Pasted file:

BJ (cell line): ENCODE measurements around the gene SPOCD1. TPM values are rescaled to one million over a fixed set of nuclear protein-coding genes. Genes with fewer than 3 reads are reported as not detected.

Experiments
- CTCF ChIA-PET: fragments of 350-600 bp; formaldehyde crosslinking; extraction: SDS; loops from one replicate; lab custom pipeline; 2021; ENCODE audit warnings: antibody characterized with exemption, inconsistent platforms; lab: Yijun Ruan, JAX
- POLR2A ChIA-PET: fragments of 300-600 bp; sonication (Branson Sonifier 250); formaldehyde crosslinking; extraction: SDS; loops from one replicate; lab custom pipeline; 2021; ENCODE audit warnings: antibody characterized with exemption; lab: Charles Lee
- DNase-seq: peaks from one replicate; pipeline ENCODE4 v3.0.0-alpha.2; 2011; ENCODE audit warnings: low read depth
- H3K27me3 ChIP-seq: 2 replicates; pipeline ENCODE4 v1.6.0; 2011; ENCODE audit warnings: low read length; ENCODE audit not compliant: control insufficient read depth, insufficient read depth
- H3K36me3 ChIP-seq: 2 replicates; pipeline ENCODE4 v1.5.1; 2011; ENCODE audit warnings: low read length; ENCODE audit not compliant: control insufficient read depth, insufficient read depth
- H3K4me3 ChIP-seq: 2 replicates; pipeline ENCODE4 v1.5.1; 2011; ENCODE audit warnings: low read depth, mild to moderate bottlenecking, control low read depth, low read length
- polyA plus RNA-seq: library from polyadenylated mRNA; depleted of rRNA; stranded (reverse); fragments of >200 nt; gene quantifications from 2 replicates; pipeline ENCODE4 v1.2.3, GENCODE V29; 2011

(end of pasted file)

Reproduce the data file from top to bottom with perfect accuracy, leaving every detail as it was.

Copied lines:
BJ (cell line): ENCODE measurements around the gene SPOCD1. TPM values are rescaled to one million over a fixed set of nuclear protein-coding genes. Genes with fewer than 3 reads are reported as not detected.

Experiments
- CTCF ChIA-PET: fragments of 350-600 bp; formaldehyde crosslinking; extraction: SDS; loops from one replicate; lab custom pipeline; 2021; ENCODE audit warnings: antibody characterized with exemption, inconsistent platforms; lab: Yijun Ruan, JAX
- POLR2A ChIA-PET: fragments of 300-600 bp; sonication (Branson Sonifier 250); formaldehyde crosslinking; extraction: SDS; loops from one replicate; lab custom pipeline; 2021; ENCODE audit warnings: antibody characterized with exemption; lab: Charles Lee
- DNase-seq: peaks from one replicate; pipeline ENCODE4 v3.0.0-alpha.2; 2011; ENCODE audit warnings: low read depth
- H3K27me3 ChIP-seq: 2 replicates; pipeline ENCODE4 v1.6.0; 2011; ENCODE audit warnings: low read length; ENCODE audit not compliant: control insufficient read depth, insufficient read depth
- H3K36me3 ChIP-seq: 2 replicates; pipeline ENCODE4 v1.5.1; 2011; ENCODE audit warnings: low read length; ENCODE audit not compliant: control insufficient read depth, insufficient read depth
- H3K4me3 ChIP-seq: 2 replicates; pipeline ENCODE4 v1.5.1; 2011; ENCODE audit warnings: low read depth, mild to moderate bottlenecking, control low read depth, low read length
- polyA plus RNA-seq: library from polyadenylated mRNA; depleted of rRNA; stranded (reverse); fragments of >200 nt; gene quantifications from 2 replicates; pipeline ENCODE4 v1.2.3, GENCODE V29; 2011